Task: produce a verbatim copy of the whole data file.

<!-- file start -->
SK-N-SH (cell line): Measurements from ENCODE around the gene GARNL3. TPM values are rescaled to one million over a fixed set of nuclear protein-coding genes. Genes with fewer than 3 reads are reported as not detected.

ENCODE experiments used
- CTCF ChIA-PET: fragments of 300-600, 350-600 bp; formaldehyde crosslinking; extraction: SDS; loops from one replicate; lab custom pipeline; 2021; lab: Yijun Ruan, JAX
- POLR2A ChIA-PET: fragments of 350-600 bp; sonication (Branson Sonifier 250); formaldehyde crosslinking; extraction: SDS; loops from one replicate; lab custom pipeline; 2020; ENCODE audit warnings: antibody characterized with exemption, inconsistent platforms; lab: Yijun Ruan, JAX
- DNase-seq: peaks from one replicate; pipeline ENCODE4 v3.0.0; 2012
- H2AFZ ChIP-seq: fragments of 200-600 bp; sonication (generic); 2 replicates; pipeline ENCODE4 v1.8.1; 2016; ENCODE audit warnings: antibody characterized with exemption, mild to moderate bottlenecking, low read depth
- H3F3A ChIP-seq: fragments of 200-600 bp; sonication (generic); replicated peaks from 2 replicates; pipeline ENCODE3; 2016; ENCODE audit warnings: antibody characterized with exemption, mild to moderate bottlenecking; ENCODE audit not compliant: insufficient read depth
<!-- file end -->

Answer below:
SK-N-SH (cell line): Measurements from ENCODE around the gene GARNL3. TPM values are rescaled to one million over a fixed set of nuclear protein-coding genes. Genes with fewer than 3 reads are reported as not detected.

ENCODE experiments used
- CTCF ChIA-PET: fragments of 300-600, 350-600 bp; formaldehyde crosslinking; extraction: SDS; loops from one replicate; lab custom pipeline; 2021; lab: Yijun Ruan, JAX
- POLR2A ChIA-PET: fragments of 350-600 bp; sonication (Branson Sonifier 250); formaldehyde crosslinking; extraction: SDS; loops from one replicate; lab custom pipeline; 2020; ENCODE audit warnings: antibody characterized with exemption, inconsistent platforms; lab: Yijun Ruan, JAX
- DNase-seq: peaks from one replicate; pipeline ENCODE4 v3.0.0; 2012
- H2AFZ ChIP-seq: fragments of 200-600 bp; sonication (generic); 2 replicates; pipeline ENCODE4 v1.8.1; 2016; ENCODE audit warnings: antibody characterized with exemption, mild to moderate bottlenecking, low read depth
- H3F3A ChIP-seq: fragments of 200-600 bp; sonication (generic); replicated peaks from 2 replicates; pipeline ENCODE3; 2016; ENCODE audit warnings: antibody characterized with exemption, mild to moderate bottlenecking; ENCODE audit not compliant: insufficient read depth